Yes, on the “bike display” side. The goal with implementing a drafting effect is to make it so the bike trainer provides less resistance than it would if you were not drafting. Back in the NetAthlon days, there were only two things you sent to the trainer that would affect resistance:
- percent grade
- rider weight
For many trainers we supported, rider weight was something you sent the trainer once during initialization, so really the only thing available was percent grade. So the only way to implement drafting was to send the trainer a percent grade that was less than the actual percent grade of the terrain the rider was on.
As a side note, this discussion is bringing back memories of some design decisions we made with NetAthlon and how it differs from Zwift. I think that overall there isn’t much of a comparison between the two: Zwift is clearly so, so much better! I really like their decision to base your in-game speed on your power output, even for bike trainers that are able to accept percent grade change requests. We decided instead to go with speed values we received from the interactive bike trainers because we felt that it was important for the speed values you saw in NetAthlon actually matched what your trainer or bike computer displayed. Now that I’ve ridden Zwift a few times, I realize their way is better. We had a problem in NetAthlon when folks were riding together using trainers of different brands. A good example is a Velodyne going against a Computrainer. I have a Velodyne, which has a massive flywheel. A Computrainer has a tiny one. If I was riding against a Computrainer and we both started up a hill, my flywheel’s momentum would allow me to carry some speed into the hill. The resistance on the Computrainer would kick in much quicker, so I’d leave the other rider behind. The opposite happened when we started downhill; it would take me a little while to get the flywheel up to speed while the Computrainer rider would shoot past me.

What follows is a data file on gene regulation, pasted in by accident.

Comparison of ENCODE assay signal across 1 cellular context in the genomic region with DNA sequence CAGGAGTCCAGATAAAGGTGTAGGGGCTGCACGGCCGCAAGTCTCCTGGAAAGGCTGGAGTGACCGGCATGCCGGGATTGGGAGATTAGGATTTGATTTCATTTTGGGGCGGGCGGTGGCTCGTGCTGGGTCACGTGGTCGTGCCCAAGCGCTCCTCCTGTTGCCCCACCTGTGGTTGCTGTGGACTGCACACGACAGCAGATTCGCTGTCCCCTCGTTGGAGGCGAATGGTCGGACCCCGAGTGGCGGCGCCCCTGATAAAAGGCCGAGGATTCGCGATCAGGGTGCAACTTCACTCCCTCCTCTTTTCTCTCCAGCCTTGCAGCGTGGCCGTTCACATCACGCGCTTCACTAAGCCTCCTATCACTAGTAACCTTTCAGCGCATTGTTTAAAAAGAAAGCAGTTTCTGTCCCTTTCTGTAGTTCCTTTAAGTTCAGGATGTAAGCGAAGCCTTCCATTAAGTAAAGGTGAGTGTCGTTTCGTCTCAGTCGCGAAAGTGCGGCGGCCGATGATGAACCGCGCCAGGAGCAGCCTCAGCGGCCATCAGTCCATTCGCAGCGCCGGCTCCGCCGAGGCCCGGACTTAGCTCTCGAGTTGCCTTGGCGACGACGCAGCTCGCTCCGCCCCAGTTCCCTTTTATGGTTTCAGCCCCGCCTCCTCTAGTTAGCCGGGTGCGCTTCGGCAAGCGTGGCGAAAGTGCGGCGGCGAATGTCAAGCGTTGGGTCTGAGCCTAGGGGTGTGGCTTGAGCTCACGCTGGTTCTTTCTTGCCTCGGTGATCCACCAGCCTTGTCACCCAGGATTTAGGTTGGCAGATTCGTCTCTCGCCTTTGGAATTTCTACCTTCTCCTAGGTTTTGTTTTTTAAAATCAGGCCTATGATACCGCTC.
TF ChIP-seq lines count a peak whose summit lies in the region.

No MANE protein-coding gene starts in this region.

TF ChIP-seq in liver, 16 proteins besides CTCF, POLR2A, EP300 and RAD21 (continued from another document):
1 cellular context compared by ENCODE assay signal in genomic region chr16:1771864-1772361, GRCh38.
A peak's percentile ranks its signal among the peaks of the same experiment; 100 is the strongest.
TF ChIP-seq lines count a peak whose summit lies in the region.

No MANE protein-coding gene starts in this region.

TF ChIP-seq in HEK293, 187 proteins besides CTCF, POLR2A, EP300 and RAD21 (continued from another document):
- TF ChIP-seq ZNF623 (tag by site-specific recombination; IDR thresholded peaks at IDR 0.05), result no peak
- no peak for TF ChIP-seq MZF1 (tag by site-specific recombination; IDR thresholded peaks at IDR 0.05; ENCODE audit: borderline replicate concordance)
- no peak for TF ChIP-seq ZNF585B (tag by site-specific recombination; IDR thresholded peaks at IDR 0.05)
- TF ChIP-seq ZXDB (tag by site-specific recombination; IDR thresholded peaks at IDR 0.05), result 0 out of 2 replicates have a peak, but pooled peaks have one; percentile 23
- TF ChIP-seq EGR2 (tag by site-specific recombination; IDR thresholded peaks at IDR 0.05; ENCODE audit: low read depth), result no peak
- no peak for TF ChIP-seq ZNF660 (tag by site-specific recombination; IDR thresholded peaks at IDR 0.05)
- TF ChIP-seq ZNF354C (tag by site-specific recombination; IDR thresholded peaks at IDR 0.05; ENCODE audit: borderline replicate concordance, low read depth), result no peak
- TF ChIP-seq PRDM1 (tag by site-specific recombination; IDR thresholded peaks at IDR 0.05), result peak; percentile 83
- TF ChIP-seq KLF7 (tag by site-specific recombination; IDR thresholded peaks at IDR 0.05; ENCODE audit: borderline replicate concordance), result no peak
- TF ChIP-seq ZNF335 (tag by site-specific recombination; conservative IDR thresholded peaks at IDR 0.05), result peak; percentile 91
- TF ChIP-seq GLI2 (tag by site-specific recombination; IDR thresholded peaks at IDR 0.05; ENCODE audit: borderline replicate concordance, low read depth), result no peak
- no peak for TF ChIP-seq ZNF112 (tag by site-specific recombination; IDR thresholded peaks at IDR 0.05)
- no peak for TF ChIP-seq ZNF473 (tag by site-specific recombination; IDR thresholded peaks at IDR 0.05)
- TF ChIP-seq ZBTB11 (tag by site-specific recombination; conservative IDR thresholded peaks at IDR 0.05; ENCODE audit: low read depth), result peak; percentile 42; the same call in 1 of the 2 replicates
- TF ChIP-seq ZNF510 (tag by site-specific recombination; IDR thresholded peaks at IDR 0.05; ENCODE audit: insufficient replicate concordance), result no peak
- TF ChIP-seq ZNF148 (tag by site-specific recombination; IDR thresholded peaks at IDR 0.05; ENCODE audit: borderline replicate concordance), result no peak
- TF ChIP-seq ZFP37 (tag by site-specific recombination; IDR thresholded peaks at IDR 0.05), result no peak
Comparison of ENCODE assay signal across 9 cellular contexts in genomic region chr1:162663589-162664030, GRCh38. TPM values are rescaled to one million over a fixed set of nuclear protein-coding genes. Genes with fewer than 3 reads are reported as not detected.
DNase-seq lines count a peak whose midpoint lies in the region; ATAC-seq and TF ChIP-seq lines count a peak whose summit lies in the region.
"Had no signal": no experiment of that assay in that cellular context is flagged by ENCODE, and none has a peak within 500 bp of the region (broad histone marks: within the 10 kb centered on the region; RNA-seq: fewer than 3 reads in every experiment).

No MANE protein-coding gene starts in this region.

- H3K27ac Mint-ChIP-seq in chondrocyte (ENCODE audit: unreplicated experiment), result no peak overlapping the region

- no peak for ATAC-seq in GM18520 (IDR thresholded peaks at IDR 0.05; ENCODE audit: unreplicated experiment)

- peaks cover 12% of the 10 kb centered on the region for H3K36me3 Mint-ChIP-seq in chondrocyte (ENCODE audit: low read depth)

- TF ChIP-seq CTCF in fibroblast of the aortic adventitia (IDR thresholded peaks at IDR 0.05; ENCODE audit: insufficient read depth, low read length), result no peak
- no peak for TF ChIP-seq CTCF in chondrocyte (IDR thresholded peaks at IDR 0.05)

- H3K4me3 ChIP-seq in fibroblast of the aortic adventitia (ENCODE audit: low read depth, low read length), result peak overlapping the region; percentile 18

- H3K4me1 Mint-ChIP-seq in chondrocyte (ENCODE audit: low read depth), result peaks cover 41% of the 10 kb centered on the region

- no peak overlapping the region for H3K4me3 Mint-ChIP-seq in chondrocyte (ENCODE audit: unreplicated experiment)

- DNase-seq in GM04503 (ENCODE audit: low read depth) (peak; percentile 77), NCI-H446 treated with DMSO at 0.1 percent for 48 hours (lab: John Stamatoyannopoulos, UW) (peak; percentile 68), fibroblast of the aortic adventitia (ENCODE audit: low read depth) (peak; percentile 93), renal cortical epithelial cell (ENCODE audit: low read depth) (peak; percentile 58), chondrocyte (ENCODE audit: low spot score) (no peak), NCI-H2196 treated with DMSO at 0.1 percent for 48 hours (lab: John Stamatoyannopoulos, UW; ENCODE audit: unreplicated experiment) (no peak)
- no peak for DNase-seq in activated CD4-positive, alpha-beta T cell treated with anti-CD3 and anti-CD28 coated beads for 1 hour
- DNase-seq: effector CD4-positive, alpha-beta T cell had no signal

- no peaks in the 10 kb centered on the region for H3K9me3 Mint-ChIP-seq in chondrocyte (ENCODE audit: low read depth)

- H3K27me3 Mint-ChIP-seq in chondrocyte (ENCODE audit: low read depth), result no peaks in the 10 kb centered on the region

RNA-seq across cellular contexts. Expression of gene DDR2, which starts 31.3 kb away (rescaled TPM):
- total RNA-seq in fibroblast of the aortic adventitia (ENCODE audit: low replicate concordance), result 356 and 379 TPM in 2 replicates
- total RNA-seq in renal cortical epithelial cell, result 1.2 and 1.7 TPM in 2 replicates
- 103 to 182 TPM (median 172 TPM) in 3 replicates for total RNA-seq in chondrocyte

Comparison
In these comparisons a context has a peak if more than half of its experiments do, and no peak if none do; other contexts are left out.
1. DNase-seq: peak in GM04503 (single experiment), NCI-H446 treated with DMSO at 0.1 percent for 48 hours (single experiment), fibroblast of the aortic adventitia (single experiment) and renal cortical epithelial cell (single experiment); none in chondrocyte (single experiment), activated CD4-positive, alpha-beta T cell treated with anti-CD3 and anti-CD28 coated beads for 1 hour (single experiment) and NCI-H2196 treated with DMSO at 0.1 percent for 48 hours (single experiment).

One thing that I like better (maybe the only thing) is that early on we were not satisfied with how our prototype environments (we called them “courses”) portrayed small variations in terrain grade. That is, when you were on a 0% slope (flat terrain), it really didn’t look much different that 1% or -1%. So we decided early on that we would build our courses so that the terrain was 2 times normal. That is, if a top of a hill was really 50m, we would make it 100m. In the game code, we would then figure out the slope of the terrain the bike was on and divide that by 2 before sending the grade to the bike trainer. We felt like this made it easier to look at the scene and be able to anticipate grade changes more easily. Earlier today, I rode the flat London loop on Zwift. Although this route is pretty flat, there are a few grade changes with the max being about 4%. It was really hard to see when the terrain started to go up or down. I find that I’m constantly looking at the percent grade value displayed in the map.